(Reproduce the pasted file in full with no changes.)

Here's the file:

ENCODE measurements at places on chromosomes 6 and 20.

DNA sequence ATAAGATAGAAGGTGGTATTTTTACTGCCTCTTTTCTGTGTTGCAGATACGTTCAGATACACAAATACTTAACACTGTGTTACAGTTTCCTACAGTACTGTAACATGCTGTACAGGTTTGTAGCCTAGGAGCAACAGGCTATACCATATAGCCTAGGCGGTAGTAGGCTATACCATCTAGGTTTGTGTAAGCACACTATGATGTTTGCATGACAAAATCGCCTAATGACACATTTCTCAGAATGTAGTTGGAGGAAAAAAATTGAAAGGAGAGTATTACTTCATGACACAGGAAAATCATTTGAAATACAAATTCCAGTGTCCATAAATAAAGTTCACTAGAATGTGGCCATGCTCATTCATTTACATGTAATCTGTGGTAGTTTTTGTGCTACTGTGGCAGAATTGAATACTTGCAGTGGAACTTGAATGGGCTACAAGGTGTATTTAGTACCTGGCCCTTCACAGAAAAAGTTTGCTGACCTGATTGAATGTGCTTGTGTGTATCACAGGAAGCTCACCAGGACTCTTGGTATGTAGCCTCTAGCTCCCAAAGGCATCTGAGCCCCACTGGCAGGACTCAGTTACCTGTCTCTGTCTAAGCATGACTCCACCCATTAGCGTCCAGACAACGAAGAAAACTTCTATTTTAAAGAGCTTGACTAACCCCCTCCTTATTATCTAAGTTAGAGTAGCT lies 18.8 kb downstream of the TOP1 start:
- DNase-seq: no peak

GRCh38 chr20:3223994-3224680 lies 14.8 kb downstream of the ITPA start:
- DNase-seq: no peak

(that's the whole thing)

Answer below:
ENCODE measurements at places on chromosomes 6 and 20.

DNA sequence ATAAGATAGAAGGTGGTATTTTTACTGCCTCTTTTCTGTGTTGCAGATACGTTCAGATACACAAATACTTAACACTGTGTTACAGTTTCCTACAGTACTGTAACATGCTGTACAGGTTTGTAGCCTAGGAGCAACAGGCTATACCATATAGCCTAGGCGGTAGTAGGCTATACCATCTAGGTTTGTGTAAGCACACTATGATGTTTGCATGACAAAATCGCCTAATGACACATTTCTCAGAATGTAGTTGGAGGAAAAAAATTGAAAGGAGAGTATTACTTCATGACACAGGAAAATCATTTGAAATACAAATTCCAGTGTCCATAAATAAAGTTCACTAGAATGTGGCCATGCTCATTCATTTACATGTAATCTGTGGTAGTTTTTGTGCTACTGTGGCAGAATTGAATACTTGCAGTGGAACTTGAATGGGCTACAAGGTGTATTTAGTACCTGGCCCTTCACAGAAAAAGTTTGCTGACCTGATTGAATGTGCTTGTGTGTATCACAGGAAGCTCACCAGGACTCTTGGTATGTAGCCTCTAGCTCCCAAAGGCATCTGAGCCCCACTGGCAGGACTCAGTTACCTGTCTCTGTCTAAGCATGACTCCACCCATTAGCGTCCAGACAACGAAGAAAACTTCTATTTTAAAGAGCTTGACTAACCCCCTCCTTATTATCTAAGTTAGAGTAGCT lies 18.8 kb downstream of the TOP1 start:
- DNase-seq: no peak

GRCh38 chr20:3223994-3224680 lies 14.8 kb downstream of the ITPA start:
- DNase-seq: no peak